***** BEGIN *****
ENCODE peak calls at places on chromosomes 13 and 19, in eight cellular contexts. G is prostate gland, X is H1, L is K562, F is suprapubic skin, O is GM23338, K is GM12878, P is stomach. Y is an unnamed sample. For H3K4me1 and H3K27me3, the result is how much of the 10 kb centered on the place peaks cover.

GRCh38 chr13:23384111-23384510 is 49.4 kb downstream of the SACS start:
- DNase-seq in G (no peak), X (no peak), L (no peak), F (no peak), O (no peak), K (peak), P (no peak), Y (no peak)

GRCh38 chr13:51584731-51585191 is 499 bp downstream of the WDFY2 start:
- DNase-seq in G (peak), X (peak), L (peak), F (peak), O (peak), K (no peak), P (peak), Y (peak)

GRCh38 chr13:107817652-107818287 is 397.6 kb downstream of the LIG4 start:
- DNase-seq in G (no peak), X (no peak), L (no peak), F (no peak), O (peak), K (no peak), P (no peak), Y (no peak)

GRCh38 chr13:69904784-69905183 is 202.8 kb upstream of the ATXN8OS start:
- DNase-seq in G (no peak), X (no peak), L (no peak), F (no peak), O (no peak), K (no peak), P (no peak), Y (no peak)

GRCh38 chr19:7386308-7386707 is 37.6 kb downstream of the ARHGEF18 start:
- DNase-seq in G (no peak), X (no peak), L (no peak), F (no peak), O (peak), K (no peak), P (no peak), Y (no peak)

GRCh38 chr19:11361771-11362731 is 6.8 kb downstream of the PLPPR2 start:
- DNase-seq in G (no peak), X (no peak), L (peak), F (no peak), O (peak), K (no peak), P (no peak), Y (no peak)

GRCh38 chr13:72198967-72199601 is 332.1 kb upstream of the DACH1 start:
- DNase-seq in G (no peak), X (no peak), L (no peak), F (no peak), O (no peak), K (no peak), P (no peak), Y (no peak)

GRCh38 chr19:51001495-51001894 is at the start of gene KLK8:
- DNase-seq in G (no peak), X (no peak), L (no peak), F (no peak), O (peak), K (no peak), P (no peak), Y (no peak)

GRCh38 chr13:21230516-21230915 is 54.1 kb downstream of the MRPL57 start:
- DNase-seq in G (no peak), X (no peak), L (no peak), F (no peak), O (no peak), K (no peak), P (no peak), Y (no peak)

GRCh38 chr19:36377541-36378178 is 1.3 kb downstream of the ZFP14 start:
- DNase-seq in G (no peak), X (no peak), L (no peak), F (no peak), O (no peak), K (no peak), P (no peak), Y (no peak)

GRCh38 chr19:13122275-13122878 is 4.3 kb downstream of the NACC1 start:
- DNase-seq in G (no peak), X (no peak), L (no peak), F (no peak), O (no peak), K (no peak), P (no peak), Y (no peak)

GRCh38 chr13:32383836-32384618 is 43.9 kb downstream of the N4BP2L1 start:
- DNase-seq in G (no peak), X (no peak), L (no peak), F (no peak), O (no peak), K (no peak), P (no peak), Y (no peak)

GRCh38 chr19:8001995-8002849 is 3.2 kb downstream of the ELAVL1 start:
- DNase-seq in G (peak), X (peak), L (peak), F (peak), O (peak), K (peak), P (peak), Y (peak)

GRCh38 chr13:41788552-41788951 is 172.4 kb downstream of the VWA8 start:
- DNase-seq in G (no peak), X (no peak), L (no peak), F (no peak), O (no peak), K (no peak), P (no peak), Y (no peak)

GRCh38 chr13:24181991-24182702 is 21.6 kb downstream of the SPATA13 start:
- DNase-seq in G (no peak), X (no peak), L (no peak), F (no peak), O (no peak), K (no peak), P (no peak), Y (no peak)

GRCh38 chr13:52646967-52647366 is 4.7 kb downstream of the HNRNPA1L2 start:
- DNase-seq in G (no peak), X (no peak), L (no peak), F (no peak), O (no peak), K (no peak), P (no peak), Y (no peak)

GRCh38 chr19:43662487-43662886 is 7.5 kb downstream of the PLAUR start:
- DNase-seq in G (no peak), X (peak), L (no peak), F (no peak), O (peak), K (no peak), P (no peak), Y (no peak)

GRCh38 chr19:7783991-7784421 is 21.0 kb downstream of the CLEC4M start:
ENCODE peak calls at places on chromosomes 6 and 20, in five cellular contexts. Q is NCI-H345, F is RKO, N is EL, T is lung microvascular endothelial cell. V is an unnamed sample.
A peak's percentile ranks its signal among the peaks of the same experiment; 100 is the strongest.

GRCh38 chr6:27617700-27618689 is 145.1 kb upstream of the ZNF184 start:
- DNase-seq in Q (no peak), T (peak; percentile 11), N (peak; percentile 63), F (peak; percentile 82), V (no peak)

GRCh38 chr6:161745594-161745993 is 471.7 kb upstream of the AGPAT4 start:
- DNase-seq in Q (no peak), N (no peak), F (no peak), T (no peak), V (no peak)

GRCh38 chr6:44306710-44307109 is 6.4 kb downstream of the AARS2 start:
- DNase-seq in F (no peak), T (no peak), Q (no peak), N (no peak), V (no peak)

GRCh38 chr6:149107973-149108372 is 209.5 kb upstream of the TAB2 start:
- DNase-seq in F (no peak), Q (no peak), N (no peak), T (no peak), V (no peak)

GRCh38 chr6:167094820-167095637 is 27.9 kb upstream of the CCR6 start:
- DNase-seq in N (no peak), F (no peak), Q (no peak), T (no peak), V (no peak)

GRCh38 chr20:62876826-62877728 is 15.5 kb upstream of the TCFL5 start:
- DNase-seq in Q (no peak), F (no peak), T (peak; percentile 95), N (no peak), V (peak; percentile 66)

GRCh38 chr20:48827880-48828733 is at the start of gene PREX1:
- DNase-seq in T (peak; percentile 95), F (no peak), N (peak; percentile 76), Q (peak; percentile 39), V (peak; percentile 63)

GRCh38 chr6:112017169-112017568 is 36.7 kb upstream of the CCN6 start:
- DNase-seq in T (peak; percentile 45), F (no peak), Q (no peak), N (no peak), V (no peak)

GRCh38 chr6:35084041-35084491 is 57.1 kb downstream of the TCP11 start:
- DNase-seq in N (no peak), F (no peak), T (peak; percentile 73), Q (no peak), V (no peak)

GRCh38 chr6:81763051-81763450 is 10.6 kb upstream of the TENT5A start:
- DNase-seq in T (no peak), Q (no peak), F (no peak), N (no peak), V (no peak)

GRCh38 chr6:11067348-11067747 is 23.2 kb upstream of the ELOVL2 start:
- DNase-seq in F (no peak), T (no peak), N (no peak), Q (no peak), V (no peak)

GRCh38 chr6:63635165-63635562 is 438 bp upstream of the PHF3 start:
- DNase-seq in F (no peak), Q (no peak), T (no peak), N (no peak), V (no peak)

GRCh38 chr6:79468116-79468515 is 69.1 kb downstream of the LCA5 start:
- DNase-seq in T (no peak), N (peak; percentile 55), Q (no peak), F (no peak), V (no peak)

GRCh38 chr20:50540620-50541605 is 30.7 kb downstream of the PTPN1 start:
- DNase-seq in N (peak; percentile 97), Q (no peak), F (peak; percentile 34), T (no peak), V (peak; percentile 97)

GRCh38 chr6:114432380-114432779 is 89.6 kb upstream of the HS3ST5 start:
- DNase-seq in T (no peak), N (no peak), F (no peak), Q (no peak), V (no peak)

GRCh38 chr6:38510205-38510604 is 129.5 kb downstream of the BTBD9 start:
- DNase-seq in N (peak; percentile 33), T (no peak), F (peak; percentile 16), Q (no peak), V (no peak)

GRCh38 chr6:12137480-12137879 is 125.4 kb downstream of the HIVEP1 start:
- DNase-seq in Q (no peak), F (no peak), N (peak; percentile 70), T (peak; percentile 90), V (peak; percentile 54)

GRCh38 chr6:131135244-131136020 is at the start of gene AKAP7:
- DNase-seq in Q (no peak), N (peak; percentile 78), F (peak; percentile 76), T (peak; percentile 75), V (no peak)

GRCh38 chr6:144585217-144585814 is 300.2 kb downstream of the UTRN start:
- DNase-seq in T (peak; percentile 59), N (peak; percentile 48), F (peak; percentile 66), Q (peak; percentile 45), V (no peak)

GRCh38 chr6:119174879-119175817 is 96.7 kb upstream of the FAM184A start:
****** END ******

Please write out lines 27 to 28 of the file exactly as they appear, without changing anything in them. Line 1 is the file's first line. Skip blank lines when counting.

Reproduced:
- DNase-seq in G (peak), X (peak), L (peak), F (peak), O (peak), K (peak), P (peak), Y (peak)

GRCh38 chr13:41788552-41788951 is 172.4 kb downstream of the VWA8 start: